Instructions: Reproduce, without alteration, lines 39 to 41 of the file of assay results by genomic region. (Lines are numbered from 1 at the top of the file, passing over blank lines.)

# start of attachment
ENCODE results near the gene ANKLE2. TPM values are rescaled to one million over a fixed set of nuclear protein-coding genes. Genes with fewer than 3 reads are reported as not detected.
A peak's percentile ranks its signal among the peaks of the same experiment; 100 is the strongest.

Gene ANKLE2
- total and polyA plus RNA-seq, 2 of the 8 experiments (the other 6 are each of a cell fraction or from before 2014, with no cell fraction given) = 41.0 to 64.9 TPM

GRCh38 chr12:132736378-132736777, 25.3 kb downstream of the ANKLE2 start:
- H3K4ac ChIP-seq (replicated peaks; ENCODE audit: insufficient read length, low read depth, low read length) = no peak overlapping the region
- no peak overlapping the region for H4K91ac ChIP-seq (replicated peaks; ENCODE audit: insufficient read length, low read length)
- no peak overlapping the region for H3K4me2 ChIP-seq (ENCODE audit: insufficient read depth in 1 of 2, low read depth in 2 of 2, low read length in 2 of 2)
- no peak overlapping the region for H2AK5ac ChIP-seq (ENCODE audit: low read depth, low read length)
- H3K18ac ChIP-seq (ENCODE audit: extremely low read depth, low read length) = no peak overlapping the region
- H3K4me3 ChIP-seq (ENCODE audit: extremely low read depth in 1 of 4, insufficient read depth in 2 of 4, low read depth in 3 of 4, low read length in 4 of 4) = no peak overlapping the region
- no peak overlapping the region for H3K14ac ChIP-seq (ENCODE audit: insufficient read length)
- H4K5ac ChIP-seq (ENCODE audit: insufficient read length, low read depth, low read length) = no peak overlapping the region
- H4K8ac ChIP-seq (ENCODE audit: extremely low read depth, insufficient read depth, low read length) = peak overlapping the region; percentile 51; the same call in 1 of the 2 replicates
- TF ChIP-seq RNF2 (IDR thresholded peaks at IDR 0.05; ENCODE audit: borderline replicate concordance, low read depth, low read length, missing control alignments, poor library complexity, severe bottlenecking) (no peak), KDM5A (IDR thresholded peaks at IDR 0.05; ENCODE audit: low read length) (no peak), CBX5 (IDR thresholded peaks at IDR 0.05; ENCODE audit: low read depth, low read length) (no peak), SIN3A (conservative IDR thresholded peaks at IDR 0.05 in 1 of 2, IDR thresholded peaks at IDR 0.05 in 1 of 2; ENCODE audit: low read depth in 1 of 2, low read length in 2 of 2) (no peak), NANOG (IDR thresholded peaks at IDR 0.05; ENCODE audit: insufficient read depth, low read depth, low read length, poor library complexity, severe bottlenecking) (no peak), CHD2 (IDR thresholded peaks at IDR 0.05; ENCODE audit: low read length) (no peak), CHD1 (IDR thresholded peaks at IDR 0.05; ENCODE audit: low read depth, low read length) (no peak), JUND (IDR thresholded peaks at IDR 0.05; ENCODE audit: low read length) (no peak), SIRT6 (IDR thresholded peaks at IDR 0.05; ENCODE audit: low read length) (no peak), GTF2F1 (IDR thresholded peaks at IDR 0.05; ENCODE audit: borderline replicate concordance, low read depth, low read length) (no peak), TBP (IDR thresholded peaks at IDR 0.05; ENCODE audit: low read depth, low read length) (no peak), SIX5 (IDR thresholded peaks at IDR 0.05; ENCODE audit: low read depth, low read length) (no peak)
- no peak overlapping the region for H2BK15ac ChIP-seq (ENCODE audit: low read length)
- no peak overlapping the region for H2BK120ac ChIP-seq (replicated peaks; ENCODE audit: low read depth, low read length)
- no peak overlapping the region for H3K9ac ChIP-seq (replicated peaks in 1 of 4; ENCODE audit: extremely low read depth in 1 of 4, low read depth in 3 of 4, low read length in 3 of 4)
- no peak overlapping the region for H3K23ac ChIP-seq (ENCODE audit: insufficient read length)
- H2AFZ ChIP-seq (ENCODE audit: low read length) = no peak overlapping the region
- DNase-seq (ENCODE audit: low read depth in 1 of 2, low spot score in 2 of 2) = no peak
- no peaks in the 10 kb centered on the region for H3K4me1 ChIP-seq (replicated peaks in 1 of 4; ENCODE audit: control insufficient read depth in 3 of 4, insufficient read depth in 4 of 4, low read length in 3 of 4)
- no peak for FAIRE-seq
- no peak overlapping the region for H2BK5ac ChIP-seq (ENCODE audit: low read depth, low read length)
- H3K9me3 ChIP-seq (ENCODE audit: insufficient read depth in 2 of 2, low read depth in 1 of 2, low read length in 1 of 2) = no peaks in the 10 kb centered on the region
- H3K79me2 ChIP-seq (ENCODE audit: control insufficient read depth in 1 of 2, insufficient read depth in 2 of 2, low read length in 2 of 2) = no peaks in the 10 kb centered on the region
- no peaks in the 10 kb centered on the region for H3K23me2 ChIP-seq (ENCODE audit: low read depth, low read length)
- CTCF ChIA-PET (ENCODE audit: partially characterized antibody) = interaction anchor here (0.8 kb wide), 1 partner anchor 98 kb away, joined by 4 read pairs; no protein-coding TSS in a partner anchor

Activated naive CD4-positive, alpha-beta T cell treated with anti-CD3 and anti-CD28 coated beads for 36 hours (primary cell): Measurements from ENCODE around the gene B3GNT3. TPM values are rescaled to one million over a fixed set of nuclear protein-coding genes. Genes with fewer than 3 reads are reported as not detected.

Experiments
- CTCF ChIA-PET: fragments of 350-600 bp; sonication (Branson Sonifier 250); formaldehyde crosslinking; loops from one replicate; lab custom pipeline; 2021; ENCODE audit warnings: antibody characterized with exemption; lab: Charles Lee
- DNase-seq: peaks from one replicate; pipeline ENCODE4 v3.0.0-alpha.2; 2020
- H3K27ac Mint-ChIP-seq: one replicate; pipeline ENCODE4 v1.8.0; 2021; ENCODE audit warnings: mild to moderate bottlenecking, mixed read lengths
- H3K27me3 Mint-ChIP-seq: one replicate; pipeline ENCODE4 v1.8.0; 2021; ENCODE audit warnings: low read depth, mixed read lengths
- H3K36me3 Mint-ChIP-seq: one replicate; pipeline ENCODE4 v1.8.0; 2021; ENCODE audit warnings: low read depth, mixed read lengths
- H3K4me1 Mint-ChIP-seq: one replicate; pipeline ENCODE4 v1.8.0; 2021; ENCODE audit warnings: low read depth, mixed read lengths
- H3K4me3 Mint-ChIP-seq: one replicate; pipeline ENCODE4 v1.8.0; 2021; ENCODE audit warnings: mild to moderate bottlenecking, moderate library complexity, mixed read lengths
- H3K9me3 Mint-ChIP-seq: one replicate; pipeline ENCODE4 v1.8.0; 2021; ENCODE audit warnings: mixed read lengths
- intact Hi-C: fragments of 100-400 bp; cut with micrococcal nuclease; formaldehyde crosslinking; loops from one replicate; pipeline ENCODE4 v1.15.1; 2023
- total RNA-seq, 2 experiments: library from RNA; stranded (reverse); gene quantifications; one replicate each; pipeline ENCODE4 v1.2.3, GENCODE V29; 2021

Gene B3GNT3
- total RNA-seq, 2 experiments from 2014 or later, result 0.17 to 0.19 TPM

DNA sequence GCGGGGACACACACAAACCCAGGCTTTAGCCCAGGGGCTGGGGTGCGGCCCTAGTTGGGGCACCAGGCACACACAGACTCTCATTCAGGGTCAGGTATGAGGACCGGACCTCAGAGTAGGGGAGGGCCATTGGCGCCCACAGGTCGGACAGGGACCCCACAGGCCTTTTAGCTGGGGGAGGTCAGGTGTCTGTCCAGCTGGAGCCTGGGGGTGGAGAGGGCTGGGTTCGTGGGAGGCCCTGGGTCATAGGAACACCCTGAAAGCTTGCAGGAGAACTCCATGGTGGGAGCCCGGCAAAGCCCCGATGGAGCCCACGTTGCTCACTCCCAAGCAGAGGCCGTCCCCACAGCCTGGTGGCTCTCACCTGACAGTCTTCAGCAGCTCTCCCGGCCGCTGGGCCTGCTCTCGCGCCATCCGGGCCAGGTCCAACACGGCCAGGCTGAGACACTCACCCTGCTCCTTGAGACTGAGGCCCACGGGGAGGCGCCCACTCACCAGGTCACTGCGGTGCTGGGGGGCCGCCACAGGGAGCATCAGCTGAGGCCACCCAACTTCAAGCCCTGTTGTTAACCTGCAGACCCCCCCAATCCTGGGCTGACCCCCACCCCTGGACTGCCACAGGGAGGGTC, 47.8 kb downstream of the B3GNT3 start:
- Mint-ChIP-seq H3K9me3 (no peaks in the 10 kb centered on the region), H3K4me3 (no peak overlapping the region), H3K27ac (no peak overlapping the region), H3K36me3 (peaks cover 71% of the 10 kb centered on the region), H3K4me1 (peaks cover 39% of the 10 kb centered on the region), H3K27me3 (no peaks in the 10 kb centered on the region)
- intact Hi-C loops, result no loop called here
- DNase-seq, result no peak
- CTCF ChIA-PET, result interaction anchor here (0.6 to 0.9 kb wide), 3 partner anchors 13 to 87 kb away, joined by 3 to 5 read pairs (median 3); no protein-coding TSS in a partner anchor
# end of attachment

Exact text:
- intact Hi-C: fragments of 100-400 bp; cut with micrococcal nuclease; formaldehyde crosslinking; loops from one replicate; pipeline ENCODE4 v1.15.1; 2023
- total RNA-seq, 2 experiments: library from RNA; stranded (reverse); gene quantifications; one replicate each; pipeline ENCODE4 v1.2.3, GENCODE V29; 2021

Gene B3GNT3